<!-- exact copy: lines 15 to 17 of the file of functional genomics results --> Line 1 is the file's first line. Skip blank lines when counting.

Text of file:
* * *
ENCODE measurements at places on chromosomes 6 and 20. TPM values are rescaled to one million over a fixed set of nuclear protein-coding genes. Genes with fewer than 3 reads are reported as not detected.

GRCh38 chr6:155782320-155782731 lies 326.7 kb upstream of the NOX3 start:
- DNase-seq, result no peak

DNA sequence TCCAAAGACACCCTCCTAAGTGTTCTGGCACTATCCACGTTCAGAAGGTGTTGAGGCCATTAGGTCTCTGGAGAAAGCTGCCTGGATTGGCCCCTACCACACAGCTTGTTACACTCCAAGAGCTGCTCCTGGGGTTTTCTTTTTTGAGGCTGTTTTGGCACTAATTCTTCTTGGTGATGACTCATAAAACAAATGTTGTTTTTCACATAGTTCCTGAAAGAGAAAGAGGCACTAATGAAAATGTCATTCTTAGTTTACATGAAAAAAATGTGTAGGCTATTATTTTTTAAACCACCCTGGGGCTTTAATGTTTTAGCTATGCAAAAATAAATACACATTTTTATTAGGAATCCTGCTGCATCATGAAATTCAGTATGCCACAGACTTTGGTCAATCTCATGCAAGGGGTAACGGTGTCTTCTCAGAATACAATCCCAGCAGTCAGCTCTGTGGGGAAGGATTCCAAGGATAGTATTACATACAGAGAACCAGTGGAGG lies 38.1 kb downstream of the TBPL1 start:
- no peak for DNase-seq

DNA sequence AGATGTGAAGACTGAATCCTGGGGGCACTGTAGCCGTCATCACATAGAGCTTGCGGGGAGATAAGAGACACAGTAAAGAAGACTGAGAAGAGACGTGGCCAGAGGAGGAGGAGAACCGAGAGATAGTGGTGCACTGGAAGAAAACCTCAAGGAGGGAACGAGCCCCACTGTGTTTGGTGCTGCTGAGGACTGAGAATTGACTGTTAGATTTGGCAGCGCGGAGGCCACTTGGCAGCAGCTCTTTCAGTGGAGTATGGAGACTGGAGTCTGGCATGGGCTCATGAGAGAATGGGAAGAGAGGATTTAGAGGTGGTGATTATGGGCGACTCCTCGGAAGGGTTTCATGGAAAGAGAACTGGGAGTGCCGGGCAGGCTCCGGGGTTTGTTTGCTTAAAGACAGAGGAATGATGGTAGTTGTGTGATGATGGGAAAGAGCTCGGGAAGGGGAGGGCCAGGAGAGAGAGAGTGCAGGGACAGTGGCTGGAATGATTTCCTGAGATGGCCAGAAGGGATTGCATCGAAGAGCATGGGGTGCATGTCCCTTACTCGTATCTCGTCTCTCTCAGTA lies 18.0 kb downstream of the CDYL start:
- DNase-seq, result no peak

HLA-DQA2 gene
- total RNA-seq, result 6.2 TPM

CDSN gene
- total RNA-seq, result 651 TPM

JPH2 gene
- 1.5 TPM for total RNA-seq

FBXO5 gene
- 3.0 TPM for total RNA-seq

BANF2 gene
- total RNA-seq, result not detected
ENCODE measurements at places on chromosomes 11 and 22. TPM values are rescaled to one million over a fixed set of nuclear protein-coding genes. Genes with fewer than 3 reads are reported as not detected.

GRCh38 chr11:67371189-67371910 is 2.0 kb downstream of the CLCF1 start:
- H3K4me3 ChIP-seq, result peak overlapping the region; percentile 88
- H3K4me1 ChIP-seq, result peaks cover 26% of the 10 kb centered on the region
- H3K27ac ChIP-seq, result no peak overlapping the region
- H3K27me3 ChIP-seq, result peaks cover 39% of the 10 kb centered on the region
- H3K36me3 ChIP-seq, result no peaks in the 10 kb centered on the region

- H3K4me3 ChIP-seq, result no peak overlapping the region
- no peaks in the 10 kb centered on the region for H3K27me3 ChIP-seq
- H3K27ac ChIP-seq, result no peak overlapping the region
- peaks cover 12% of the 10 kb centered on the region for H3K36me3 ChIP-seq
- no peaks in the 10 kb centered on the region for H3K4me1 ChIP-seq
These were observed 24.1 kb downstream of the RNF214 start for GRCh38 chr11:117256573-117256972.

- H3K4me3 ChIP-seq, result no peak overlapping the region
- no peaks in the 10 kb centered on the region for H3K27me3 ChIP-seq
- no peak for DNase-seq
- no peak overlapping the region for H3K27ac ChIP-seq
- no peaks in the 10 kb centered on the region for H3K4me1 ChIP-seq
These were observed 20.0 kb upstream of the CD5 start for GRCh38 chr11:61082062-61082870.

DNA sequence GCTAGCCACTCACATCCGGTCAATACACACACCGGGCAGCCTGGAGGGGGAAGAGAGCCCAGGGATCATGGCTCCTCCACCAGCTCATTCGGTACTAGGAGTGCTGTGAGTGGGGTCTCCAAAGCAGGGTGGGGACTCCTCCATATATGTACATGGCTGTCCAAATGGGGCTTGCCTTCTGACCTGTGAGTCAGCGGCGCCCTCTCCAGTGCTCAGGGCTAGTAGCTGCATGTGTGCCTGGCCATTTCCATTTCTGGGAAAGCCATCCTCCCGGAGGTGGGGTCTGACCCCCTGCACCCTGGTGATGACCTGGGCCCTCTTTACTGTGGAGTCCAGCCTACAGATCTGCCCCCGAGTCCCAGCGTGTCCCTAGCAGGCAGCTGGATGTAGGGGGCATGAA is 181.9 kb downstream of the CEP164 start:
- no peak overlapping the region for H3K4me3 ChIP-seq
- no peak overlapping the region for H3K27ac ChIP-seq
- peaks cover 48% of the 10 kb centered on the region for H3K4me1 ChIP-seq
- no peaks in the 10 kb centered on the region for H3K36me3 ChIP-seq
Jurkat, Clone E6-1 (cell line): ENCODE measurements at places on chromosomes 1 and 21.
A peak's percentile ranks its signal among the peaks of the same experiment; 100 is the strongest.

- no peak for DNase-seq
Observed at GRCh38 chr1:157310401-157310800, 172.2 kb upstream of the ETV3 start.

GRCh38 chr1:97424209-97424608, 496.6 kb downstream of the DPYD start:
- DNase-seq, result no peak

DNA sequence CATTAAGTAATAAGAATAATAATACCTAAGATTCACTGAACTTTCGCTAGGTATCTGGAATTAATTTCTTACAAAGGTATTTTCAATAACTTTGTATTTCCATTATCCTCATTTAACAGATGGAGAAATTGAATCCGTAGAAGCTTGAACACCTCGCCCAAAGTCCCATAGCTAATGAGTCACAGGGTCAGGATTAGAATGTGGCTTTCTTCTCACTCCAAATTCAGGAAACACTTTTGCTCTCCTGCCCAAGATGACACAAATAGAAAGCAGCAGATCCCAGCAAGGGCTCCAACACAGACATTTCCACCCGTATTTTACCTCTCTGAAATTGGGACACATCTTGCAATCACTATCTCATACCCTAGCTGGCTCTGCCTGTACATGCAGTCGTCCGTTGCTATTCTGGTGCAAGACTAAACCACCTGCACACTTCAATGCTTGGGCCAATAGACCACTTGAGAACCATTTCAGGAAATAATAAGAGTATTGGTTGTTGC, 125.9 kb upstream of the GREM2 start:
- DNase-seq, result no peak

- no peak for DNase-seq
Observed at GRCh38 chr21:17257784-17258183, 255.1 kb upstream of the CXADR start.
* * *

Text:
- 3.0 TPM for total RNA-seq

BANF2 gene
- total RNA-seq, result not detected